Title: Making space for the pore: Stomatal movement when guard cells and epidermal cells interact
Abstract: Stomatal pores of vascular plants are holes on the surfaces of leaves that can open and close. Their role in modulating plant gas exchange is to increase carbon dioxide uptake, while preventing excessive dehydration and loss of xylem function due to cavitation. Two stomatal mechanisms have been described. The first, reported to occur in the majority of ferns and all lycophytes, creates small, slit-like pores due to changes in the shape of guard cells. The second, reported in angiosperms, succeeds in increasing gas exchange capacity by moving both guard cells and adjacent epidermal cells and forming pores wider than would be possible with only guard cell movements. This seminar explores the variability in stomatal regulation caused by guard-epidermal cell (GC/E) interactions in angiosperms. First, I present a visual characterization of guard-epidermal interactions as stomatal pores form in Vicia faba and Tradescantia virginiana. Then, I discuss how the influence of epidermal cells on stomatal regulation is not only widespread among angiosperms but also variable. Finally, I examine the risks to leaf dehydration when the influence of epidermal cells causes ‘wrong way’ (WWR) stomatal opening under conditions of sudden water loss. I find that the magnitude of water loss from WWR decreases with drought. The results of this research clarify that every step of stomatal opening in angiosperms is a result of guard-epidermal cell interactions. Advancing our understanding of GC/E dynamics is essential if we are to integrate tissue level responses of stomata into an understanding of plant-environmental interactions at all scales.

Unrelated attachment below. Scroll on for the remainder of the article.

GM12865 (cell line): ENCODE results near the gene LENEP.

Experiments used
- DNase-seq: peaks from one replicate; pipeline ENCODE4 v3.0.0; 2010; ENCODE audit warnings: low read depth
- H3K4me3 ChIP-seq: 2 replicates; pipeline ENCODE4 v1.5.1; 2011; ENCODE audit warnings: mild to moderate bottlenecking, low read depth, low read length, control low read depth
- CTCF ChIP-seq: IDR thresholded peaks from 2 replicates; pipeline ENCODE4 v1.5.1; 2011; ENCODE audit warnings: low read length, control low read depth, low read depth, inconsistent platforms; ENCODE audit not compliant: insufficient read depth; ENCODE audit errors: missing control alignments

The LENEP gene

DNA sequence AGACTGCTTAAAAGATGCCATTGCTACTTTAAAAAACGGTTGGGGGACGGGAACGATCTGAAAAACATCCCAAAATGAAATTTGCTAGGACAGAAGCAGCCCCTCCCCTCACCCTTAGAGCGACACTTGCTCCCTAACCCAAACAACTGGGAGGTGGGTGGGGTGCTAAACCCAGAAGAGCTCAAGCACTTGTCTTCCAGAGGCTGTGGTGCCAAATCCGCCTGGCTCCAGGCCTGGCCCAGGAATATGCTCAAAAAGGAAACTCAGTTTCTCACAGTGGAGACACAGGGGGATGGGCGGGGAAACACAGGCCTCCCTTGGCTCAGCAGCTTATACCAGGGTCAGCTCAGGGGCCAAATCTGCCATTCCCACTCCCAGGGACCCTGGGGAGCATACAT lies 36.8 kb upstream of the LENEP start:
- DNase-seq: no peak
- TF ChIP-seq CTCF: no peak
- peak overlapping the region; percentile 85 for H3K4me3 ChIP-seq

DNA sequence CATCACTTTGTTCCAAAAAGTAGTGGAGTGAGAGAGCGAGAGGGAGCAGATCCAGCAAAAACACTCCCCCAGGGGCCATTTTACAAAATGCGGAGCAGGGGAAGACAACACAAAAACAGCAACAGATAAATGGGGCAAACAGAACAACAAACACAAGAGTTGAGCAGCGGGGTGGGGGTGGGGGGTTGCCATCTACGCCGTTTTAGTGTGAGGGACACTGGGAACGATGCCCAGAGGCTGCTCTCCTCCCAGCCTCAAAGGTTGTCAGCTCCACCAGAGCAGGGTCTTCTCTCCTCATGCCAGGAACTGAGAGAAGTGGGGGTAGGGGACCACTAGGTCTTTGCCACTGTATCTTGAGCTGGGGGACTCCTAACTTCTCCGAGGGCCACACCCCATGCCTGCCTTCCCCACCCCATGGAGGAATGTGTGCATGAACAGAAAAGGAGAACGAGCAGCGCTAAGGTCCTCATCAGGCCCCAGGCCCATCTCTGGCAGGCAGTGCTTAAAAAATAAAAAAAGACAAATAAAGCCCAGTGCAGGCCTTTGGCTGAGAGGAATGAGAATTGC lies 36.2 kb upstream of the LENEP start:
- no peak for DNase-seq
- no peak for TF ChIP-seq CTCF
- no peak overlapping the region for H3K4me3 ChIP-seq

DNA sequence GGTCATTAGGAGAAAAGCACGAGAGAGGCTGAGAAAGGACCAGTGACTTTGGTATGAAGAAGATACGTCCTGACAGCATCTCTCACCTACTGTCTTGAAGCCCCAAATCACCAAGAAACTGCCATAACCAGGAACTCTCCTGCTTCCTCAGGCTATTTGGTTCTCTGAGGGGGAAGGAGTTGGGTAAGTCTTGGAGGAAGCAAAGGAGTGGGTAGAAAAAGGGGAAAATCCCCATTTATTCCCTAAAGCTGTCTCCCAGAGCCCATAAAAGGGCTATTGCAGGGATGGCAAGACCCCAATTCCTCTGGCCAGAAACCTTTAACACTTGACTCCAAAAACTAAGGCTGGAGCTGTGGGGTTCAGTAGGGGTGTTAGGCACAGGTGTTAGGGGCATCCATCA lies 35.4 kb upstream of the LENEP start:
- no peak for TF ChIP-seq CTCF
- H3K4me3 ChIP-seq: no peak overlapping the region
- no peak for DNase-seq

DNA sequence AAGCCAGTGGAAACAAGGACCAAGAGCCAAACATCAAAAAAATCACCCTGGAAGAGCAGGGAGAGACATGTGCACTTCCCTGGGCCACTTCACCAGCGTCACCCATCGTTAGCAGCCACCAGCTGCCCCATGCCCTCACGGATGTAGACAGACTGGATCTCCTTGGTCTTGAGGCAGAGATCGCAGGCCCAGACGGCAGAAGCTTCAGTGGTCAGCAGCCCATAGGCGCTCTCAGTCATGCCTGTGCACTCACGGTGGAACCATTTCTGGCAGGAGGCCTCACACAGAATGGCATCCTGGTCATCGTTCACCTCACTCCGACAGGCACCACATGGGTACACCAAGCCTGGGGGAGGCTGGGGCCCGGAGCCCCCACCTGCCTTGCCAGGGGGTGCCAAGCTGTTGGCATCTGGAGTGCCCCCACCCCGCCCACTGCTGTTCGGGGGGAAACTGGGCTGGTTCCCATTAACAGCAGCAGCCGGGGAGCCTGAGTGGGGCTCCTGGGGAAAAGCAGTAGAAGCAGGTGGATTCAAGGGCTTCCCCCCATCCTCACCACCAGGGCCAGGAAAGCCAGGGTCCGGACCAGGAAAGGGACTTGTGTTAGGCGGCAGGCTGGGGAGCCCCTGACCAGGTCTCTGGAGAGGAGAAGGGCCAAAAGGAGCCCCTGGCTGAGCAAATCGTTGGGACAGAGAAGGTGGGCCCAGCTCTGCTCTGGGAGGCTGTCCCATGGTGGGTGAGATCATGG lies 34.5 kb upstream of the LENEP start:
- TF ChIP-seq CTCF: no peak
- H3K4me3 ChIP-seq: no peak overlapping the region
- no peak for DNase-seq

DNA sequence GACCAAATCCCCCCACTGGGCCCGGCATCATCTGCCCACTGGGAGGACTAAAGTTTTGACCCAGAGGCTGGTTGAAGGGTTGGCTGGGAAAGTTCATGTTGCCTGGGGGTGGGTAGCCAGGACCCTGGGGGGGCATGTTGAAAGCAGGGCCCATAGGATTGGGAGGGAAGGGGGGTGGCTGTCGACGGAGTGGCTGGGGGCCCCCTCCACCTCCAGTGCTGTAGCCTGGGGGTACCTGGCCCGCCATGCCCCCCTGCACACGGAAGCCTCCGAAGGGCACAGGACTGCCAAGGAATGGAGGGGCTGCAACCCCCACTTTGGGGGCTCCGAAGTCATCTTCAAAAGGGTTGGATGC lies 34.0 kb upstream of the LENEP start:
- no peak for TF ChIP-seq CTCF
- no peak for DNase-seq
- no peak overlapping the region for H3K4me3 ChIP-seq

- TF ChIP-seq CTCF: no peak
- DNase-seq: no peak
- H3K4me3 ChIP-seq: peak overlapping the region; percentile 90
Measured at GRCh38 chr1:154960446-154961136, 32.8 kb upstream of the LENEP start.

Committee: Missy Holbrook (Advisor), Ned Friedman, Elena Kramer (Chair), Tony Rockwell